It may be fairly common among humans, but the first open-heart surgery on a dog happened only recently.
A Labrador Retriever was the first dog to undergo open-heart surgery in the UK.
In true Labrador style, Mabel stuck her tongue out and wagged her tail when she became the first dog in the world to have her life saved by the procedure.
The three-year-old Labrador from Leicestershire in England suffered from congenital tricuspid dysplasia, which meant that the key valves in her heart were fused together. This condition led her to suffer extreme exhaustion and heart failure since her ventricles only had two very small holes for blood to flow through.
The dog’s owner, Annabelle Meek, was aware the procedure is new in canine healthcare but she decided to take the risk for the well-being of her Lab.
Following this decision, Mabel was referred to cardiology specialists at the Royal Veterinary College’s (RVC), Queen Mother Hospital for Animals in Hatfield, Hertfordshire.
Mabel was put under anaesthetic for the six-hour operation. Professor Dan Brockman, who is a professor of Small Animal Surgery, and a large team of RVC specialists performed the procedure on 15 February this year.
During the surgery, surgeons drained blood out of the main veins of her body before it entered the heart. They then returned it to a major artery once it had been oxygenated by the heart lung machine. Veterinarians injected a solution with a high potassium content into the arteries that go to the muscle of Mabel’s heart.
That fluid stops the heart beat and metabolic activity of the heart muscles. This allows the veterinarians to open the heart and inspect the structures inside. Because Mabel’s tricuspid valve was fused in the middle, vets had to slice it open to free it from the fused ventricle before stitching it back together. The newly stitched up valve was wide enough to allow the blood to flow more easily. The operation was a complete success and after just six days in intensive care, the Labrador returned home.
Annabelle was more than relieved.
“This was the first time anyone has carried out open-heart surgery using the new equipment,” she said. “Dr Brockman explained that he usually opts for a synthetic valve to replace the damaged one, but Mabel would not benefit from this type of operation.”
The relieved and grateful dog owner said the vet decided to repair the valve instead and informed her about the exact procedure he was going to do on Mabel.
“The operation lasted six hours. When he came out of theatre, Professor Brockman told me the procedure had been far more complicated that he had initially anticipated. Mabel’s valve had been closed since birth, so nobody knows how she had survived for so long,” Annabelle added.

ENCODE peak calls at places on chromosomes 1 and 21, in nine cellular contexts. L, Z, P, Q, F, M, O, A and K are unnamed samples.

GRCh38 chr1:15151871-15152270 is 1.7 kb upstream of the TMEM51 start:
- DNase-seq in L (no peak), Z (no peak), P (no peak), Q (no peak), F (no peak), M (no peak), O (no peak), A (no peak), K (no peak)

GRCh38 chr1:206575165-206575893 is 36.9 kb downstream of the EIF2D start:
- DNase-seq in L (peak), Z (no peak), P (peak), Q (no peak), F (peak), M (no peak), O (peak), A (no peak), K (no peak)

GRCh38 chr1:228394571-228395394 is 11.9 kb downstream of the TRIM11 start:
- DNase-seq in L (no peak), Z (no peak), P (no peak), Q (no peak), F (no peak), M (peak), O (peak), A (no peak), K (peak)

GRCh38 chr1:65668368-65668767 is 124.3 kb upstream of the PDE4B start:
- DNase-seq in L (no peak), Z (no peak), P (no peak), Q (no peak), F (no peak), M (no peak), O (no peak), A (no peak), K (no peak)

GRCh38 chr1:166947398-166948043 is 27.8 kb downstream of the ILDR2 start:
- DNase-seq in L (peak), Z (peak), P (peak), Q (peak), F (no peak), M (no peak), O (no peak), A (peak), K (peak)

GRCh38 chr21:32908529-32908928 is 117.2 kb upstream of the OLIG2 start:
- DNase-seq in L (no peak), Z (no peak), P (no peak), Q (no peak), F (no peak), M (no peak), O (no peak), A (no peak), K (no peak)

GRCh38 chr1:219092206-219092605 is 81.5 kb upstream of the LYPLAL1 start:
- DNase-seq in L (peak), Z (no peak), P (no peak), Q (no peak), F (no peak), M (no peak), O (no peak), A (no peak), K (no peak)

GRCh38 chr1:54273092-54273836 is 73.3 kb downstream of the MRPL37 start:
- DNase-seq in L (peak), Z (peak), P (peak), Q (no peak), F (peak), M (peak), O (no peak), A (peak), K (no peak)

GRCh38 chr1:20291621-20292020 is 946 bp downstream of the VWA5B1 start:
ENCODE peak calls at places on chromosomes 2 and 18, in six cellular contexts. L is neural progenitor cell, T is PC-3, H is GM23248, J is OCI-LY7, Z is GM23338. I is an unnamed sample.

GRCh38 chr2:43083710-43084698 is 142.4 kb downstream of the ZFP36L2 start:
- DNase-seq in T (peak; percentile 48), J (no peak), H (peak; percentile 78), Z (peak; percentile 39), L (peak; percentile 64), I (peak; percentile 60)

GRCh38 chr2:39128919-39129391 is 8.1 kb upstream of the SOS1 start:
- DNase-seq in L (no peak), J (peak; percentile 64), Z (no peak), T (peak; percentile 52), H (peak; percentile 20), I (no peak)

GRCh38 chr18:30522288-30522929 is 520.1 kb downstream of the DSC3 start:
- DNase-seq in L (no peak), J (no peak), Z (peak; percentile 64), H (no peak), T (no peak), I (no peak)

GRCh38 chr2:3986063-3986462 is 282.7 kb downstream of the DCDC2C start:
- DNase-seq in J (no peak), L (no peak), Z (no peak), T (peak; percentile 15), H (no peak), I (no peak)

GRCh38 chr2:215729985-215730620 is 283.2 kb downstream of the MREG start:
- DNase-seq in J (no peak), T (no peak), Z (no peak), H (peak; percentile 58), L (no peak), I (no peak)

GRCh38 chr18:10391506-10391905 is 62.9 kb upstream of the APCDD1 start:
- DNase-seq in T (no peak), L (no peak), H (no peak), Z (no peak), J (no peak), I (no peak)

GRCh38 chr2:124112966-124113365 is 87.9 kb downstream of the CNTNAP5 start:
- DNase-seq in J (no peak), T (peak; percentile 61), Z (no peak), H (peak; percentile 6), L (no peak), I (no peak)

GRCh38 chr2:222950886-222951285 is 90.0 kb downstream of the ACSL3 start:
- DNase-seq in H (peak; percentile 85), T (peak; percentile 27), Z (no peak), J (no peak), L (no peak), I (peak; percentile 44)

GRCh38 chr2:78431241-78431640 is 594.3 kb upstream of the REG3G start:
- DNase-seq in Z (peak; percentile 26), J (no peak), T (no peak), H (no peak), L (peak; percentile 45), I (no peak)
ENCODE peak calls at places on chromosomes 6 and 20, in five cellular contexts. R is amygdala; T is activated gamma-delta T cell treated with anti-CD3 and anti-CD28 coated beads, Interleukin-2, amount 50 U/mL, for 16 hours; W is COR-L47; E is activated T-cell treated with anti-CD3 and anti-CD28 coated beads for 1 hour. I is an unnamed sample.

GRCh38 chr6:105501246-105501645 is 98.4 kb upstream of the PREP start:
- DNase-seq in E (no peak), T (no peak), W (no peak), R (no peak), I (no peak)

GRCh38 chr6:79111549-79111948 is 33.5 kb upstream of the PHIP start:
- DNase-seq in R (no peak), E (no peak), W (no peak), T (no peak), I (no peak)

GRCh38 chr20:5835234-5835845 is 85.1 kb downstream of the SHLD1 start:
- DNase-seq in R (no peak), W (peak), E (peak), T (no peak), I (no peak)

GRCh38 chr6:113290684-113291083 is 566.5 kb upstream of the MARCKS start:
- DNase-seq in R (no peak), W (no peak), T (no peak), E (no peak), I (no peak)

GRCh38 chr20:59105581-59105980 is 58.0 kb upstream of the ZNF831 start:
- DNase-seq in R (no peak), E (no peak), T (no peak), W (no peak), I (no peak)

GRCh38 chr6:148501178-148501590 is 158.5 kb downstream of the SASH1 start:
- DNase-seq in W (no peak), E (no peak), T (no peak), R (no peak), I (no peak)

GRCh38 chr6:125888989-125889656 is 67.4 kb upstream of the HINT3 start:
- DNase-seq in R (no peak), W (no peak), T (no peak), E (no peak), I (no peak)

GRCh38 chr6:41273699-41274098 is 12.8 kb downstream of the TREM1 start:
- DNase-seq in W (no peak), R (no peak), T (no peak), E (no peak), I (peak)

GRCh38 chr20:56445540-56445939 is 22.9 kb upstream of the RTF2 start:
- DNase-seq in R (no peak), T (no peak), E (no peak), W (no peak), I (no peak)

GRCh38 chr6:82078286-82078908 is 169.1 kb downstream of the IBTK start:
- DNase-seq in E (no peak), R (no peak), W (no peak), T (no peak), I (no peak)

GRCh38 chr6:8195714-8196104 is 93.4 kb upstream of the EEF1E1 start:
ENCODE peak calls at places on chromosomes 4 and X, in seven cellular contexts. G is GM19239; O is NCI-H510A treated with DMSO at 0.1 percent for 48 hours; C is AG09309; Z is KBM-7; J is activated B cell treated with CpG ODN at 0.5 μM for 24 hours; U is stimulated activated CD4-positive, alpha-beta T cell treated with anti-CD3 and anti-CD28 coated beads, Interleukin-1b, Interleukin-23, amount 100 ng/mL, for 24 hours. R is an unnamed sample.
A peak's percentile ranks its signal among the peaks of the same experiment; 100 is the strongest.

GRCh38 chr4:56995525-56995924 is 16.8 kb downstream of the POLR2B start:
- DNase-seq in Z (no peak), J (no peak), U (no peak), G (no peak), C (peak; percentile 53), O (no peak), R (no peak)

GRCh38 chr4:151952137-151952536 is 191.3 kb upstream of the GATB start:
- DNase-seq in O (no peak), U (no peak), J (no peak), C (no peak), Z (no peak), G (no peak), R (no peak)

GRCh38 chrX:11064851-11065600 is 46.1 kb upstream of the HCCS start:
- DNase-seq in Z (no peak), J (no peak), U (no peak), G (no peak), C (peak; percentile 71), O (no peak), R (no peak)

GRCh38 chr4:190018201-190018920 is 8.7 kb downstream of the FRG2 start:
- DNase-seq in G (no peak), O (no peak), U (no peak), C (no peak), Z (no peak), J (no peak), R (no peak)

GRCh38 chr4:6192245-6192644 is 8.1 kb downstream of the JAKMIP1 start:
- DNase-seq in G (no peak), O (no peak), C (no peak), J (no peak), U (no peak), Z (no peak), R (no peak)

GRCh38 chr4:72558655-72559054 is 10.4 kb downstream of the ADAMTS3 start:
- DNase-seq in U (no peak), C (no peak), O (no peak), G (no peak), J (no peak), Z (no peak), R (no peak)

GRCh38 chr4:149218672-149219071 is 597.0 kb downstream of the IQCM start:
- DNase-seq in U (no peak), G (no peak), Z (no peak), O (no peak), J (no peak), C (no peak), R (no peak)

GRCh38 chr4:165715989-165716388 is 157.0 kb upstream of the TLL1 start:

The Labrador’s recovery wasn’t all smooth sailing. Mabel took a turn for the worse when she was brought home to recover.
“She went back into intensive care for another week after it was suspected that she had a blood clot,” Annabelle explained. “She soon recovered, and all of her swelling went down.”
A month after her surgery, Mabel is back on all fours and has started wandering around her owner’s garden.
“It’s more than half-an-acre and she has been ambling around happily following a scent,” the happy dog owner said. “I couldn’t be more thrilled at the success of the surgery. She has come on leaps and bounds. My dogs are all I have for company. My husband was tragically killed in a road accident and my son lives in Scotland, so my dogs are my life.”
Annabelle can’t express enough how grateful she is to everybody who helped with Mabel’s surgery.
“I would like to thank absolutely everybody. It’s been an enormous team effort on all sides. Every single person I met at the RVC, from the man on the gate to all the hospital staff, was so friendly,” she said. “After she came home, Dan phoned me every day to see how she was doing. The RVC should be very proud of what they have done for Mabel.”
Professor Brockman has been working alongside human cardiac surgeons and other veterinarians to develop his expertise.
“I explained to the owner and was very honest that this procedure would be really breaking new ground,” he said. “Based on what the human pediatric cardiac surgeons will do, and our limited experience of balloon-valvuloplasty suggests this is the best approach for these dogs. The operation itself is risky, much worse than most other operations. In our hands, for this type of disease, we have about an 80 per cent chance of getting them through the procedure. The owner has to gamble what life the dog has left against the promise of a more normal quality of life and life-span following the operation.”
We hope this amazing breakthrough opens a window of hope for dogs suffering from similar conditions.
Happy Tails, Mabel!
Source: Mail Online